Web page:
Venezuela's opposition stages a symbolic referendum on plans to rewrite the constitution

Government opponents sought to deal a symbolic blow Sunday to Venezuelan President Nicolas Maduro, casting votes in an unofficial referendum designed to reject his controversial plan for a constitutional overhaul.

The balloting was organized by the opposition and denounced by the government as illegal and seditious. But turnout appeared high at thousands of makeshift voting places set up throughout the country.

A celebratory mood seemed to dominate as Venezuelans gathered from early in the morning to cry, “Freedom!” raise the national flag and denounce Maduro’s government.

“I’m poor but not stupid,” said Carmen Garcia, a restaurant cook and 33-year-old mother of three who voted against the government. “We know that the government doesn’t work, that they only use us to remain in power, to make us poorer all the time.”

Venezuelans who live abroad were also casting ballots at special voting places.

Some unrest was reported in a nation that has been racked with violent protests in recent months.

At least one person was reported killed and three injured in what the opposition termed an attack on a polling site in the poor Catia district of the capital, Caracas, a bulwark of government support. Local media said that assailants fired shots and tear gas as opposition activists scattered and took shelter in a church.

Sunday’s symbolic plebiscite came two weeks before a government-backed vote to elect a new assembly with the power to rewrite the country’s constitution.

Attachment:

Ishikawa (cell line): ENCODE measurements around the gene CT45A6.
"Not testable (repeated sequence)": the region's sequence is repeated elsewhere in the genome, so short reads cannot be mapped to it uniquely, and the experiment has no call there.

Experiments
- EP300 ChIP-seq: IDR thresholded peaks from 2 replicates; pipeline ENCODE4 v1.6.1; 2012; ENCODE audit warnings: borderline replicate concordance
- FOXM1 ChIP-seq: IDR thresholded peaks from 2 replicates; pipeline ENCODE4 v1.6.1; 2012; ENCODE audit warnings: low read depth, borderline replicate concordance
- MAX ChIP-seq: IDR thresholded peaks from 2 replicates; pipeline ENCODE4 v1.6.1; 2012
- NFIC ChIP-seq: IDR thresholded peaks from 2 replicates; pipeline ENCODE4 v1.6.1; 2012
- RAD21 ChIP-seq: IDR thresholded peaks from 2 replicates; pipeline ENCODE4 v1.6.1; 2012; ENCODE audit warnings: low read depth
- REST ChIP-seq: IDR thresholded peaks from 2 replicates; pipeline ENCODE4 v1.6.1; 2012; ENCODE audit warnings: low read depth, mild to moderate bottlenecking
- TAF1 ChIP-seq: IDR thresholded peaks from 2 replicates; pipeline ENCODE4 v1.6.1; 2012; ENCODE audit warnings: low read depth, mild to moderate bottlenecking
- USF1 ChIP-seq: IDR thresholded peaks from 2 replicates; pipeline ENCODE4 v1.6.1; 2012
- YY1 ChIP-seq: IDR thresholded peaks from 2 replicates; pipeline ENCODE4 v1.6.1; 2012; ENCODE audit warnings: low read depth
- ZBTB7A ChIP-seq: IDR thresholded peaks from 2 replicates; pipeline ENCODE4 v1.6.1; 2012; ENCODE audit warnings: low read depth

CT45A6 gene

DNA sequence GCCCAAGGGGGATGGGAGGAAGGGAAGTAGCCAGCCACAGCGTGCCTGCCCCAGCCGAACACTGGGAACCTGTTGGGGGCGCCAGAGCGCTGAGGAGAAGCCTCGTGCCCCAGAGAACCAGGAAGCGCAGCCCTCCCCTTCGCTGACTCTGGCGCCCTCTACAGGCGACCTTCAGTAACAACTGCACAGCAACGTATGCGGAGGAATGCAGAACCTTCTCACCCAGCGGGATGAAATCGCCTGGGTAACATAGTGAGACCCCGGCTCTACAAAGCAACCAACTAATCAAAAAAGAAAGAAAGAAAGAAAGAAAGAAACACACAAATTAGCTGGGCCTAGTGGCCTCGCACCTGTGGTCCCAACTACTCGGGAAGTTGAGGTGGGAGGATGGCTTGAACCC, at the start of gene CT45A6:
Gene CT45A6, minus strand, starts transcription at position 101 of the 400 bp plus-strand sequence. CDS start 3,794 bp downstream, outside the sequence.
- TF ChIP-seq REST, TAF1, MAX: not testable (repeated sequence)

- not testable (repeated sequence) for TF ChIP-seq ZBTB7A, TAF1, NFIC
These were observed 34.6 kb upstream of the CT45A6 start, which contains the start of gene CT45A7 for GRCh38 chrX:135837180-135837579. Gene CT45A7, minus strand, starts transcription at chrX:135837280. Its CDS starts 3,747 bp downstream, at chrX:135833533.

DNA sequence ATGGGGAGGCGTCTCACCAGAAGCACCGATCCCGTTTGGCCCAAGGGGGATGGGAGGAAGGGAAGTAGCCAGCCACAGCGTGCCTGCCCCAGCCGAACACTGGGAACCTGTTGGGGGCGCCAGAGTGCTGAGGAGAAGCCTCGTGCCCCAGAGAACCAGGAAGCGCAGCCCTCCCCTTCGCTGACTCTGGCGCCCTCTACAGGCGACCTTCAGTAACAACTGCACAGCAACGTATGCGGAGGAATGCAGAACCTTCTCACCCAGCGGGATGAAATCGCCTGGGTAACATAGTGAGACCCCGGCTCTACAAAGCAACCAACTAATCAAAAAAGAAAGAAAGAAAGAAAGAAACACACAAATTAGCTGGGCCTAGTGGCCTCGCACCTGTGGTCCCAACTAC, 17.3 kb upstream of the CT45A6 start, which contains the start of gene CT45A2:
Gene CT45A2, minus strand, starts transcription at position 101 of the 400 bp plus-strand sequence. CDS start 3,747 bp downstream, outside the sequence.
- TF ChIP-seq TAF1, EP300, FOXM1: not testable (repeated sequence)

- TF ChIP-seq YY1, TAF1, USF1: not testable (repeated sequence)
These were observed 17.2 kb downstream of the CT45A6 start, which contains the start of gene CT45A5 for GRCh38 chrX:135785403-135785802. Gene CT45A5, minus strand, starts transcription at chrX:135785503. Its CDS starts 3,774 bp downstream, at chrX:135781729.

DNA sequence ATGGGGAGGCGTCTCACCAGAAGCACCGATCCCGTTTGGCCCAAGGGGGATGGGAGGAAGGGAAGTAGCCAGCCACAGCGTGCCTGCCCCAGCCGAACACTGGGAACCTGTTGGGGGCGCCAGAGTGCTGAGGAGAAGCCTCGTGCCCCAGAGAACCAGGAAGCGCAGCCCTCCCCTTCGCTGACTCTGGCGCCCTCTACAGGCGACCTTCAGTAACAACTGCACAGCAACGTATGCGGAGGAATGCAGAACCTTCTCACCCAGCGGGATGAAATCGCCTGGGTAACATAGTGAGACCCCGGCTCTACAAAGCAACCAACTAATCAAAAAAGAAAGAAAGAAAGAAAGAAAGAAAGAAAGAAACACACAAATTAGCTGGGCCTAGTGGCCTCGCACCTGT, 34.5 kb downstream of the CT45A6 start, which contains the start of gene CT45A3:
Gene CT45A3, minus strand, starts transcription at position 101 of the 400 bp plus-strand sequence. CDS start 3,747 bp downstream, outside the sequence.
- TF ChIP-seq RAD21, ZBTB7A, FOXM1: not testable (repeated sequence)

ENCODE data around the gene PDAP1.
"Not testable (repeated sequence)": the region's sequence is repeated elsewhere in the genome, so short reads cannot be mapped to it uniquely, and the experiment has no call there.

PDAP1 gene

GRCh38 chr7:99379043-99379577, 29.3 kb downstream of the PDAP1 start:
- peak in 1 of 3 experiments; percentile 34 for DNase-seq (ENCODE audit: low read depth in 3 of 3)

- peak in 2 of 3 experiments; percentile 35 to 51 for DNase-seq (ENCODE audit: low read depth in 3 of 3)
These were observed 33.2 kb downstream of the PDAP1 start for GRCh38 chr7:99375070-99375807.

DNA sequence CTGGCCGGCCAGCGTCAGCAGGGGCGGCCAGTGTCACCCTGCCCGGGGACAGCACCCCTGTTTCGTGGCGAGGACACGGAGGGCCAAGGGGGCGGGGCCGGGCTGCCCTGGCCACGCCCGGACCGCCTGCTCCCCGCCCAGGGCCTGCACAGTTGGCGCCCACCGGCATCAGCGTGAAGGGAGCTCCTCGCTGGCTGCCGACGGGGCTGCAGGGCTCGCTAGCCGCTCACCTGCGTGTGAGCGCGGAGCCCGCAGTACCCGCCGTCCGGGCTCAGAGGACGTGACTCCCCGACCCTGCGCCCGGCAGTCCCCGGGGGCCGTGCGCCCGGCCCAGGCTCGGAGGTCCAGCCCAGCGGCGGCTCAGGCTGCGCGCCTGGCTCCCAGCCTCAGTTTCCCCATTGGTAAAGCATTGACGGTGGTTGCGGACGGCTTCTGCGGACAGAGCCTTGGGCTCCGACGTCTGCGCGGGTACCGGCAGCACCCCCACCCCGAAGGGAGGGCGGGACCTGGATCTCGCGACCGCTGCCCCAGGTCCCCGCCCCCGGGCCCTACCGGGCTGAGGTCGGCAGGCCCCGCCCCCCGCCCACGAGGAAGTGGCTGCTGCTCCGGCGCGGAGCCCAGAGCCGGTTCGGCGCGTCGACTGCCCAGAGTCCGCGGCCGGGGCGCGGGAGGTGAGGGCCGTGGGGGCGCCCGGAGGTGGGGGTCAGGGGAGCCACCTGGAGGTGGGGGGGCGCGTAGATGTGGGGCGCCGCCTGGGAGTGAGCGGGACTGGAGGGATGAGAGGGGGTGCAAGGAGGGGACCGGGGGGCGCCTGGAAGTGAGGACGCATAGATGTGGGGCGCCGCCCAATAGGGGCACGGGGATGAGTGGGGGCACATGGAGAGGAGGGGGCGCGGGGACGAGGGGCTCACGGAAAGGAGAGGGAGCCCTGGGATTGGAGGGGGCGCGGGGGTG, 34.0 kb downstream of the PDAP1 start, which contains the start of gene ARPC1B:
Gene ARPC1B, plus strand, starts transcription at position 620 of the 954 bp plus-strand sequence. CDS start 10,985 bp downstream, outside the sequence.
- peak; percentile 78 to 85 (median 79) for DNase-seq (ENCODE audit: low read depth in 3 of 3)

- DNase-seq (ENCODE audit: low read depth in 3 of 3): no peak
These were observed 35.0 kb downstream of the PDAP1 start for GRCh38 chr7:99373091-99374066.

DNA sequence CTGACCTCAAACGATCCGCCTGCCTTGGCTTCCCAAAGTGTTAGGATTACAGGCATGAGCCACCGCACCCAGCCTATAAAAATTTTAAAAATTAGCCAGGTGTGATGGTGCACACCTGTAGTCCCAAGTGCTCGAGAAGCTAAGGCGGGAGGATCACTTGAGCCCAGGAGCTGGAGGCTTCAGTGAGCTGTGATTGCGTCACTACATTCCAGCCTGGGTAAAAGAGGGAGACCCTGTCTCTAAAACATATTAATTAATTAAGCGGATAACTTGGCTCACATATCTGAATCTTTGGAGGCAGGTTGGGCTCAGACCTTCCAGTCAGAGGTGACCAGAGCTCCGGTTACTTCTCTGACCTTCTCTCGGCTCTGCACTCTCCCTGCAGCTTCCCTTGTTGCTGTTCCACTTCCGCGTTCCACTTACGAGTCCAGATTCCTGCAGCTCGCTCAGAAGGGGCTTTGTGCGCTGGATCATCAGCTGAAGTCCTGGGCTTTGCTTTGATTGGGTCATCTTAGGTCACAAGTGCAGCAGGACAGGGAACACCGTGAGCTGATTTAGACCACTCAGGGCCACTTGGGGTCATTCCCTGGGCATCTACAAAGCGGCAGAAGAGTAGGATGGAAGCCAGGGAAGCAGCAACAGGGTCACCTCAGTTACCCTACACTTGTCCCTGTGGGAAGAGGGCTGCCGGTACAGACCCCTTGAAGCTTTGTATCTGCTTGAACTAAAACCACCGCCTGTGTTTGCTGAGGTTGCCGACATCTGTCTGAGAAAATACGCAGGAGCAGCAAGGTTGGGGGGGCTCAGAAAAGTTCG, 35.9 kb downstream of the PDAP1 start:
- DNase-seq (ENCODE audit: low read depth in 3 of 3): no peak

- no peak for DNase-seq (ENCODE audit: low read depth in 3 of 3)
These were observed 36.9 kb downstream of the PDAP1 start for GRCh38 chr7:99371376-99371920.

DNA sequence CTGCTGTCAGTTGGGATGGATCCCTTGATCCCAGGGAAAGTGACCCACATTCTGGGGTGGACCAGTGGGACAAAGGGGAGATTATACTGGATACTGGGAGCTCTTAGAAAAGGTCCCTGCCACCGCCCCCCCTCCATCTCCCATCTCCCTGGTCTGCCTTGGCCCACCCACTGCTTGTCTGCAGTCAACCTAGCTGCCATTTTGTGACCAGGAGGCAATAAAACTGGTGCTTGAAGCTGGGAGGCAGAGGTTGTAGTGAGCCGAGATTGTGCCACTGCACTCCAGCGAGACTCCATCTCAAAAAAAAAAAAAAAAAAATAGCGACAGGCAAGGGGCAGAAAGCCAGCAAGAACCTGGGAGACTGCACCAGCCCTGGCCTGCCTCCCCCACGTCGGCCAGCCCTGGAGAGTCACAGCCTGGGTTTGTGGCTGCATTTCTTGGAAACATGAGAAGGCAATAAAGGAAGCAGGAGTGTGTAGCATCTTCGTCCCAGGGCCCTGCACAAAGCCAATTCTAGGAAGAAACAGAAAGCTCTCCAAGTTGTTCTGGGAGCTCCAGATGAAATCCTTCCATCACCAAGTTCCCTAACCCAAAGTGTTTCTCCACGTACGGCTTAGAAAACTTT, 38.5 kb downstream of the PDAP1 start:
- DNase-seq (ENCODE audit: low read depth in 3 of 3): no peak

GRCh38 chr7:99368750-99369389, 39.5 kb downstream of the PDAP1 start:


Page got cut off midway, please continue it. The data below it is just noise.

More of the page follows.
The opposition has called for a boycott of the July 30 vote, labeling it a power play by Maduro and his backers. The government applauds the prospect of a constitutional assembly as necessary reform.

Once-wealthy Venezuela has become an economic and political disaster zone, riven by protests and suffering from widespread shortages. About 100 people are reported to have been killed in more than three months of near-daily street demonstrations.

The opposition blames the policies of the socialist government of Maduro, successor to Hugo Chavez, the late left-wing firebrand. The government accuses the United States of waging an “economic war” against Venezuela, aided by right-wing collaborators in the country.

Falling world oil prices have contributed heavily to the crisis in Venezuela, one of the world’s major producers.

The opposition expected to announce results from Sunday’s informal plebiscite later in the day.

Opposition activists said they expected that millions would vote on ballots asking participants three yes-no questions: Do they reject Maduro’s planned constitutional assembly? Do they want the armed forces to support the existing constitution and the decisions of the opposition-controlled congress? And do they want a national unity government to be formed and fresh elections held?

Maduro’s term ends next year, but the opposition has called for early balloting on a new government.

Special correspondent Mogollon reported from Caracas and Times staff writer McDonnell from Mexico City.

twitter: @mcdneville

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